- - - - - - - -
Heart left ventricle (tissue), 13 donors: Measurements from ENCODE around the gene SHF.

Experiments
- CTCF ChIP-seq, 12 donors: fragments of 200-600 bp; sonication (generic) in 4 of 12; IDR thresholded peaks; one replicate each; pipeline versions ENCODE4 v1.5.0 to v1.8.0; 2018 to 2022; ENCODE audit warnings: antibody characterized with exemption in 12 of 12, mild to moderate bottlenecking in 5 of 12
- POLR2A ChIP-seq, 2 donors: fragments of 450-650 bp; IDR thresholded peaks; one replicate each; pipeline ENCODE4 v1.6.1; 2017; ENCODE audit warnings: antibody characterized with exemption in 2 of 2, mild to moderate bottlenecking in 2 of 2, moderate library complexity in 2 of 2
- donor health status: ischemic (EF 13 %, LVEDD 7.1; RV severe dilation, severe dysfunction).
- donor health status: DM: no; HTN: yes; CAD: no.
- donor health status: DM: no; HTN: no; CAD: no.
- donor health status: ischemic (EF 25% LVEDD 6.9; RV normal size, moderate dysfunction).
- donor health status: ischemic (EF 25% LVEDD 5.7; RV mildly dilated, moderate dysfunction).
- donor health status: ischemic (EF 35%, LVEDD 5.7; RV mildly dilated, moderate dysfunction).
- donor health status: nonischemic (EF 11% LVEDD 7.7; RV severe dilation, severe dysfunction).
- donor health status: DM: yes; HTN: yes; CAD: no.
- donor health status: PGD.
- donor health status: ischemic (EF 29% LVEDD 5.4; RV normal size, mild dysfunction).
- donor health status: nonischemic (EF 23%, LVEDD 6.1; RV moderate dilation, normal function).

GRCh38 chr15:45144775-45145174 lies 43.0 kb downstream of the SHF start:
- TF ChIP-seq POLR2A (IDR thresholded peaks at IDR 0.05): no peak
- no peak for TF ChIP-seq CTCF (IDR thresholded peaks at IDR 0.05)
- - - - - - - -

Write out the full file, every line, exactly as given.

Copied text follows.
Heart left ventricle (tissue), 13 donors: Measurements from ENCODE around the gene SHF.

Experiments
- CTCF ChIP-seq, 12 donors: fragments of 200-600 bp; sonication (generic) in 4 of 12; IDR thresholded peaks; one replicate each; pipeline versions ENCODE4 v1.5.0 to v1.8.0; 2018 to 2022; ENCODE audit warnings: antibody characterized with exemption in 12 of 12, mild to moderate bottlenecking in 5 of 12
- POLR2A ChIP-seq, 2 donors: fragments of 450-650 bp; IDR thresholded peaks; one replicate each; pipeline ENCODE4 v1.6.1; 2017; ENCODE audit warnings: antibody characterized with exemption in 2 of 2, mild to moderate bottlenecking in 2 of 2, moderate library complexity in 2 of 2
- donor health status: ischemic (EF 13 %, LVEDD 7.1; RV severe dilation, severe dysfunction).
- donor health status: DM: no; HTN: yes; CAD: no.
- donor health status: DM: no; HTN: no; CAD: no.
- donor health status: ischemic (EF 25% LVEDD 6.9; RV normal size, moderate dysfunction).
- donor health status: ischemic (EF 25% LVEDD 5.7; RV mildly dilated, moderate dysfunction).
- donor health status: ischemic (EF 35%, LVEDD 5.7; RV mildly dilated, moderate dysfunction).
- donor health status: nonischemic (EF 11% LVEDD 7.7; RV severe dilation, severe dysfunction).
- donor health status: DM: yes; HTN: yes; CAD: no.
- donor health status: PGD.
- donor health status: ischemic (EF 29% LVEDD 5.4; RV normal size, mild dysfunction).
- donor health status: nonischemic (EF 23%, LVEDD 6.1; RV moderate dilation, normal function).

GRCh38 chr15:45144775-45145174 lies 43.0 kb downstream of the SHF start:
- TF ChIP-seq POLR2A (IDR thresholded peaks at IDR 0.05): no peak
- no peak for TF ChIP-seq CTCF (IDR thresholded peaks at IDR 0.05)